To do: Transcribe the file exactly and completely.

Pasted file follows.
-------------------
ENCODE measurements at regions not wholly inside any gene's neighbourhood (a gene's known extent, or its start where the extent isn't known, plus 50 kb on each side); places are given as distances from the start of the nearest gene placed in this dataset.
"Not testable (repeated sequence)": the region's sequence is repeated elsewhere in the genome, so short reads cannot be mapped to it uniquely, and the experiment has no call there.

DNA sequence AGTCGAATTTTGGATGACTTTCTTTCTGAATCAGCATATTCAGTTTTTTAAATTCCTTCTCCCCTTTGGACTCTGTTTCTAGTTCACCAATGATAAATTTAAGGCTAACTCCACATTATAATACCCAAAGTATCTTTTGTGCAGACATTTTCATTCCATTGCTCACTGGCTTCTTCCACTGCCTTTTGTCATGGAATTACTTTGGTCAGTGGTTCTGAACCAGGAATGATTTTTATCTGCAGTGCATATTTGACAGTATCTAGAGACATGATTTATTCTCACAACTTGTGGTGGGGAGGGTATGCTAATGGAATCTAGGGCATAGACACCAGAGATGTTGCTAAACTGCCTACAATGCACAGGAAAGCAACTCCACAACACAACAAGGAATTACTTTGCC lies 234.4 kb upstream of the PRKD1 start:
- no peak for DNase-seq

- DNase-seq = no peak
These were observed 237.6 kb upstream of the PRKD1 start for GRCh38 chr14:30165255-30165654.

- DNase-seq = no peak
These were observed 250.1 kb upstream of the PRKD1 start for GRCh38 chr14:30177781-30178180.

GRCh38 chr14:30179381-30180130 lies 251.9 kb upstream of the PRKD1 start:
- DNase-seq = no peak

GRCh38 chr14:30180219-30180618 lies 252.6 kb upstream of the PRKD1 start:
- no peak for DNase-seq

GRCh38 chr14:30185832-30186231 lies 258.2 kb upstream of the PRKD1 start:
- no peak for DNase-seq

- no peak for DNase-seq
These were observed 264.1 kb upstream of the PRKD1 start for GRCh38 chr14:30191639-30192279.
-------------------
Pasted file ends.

ENCODE measurements at regions not wholly inside any gene's neighbourhood (a gene's known extent, or its start where the extent isn't known, plus 50 kb on each side); places are given as distances from the start of the nearest gene placed in this dataset.
"Not testable (repeated sequence)": the region's sequence is repeated elsewhere in the genome, so short reads cannot be mapped to it uniquely, and the experiment has no call there.

DNA sequence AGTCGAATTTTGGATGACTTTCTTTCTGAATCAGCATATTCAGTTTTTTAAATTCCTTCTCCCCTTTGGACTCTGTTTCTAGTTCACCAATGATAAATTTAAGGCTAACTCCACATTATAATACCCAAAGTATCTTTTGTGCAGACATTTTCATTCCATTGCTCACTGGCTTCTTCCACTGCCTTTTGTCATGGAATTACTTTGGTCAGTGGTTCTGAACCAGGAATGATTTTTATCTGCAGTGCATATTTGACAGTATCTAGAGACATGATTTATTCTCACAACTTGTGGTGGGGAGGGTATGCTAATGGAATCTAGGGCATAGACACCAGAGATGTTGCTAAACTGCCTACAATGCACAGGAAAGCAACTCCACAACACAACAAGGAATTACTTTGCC lies 234.4 kb upstream of the PRKD1 start:
- no peak for DNase-seq

- DNase-seq = no peak
These were observed 237.6 kb upstream of the PRKD1 start for GRCh38 chr14:30165255-30165654.

- DNase-seq = no peak
These were observed 250.1 kb upstream of the PRKD1 start for GRCh38 chr14:30177781-30178180.

GRCh38 chr14:30179381-30180130 lies 251.9 kb upstream of the PRKD1 start:
- DNase-seq = no peak

GRCh38 chr14:30180219-30180618 lies 252.6 kb upstream of the PRKD1 start:
- no peak for DNase-seq

GRCh38 chr14:30185832-30186231 lies 258.2 kb upstream of the PRKD1 start:
- no peak for DNase-seq

- no peak for DNase-seq
These were observed 264.1 kb upstream of the PRKD1 start for GRCh38 chr14:30191639-30192279.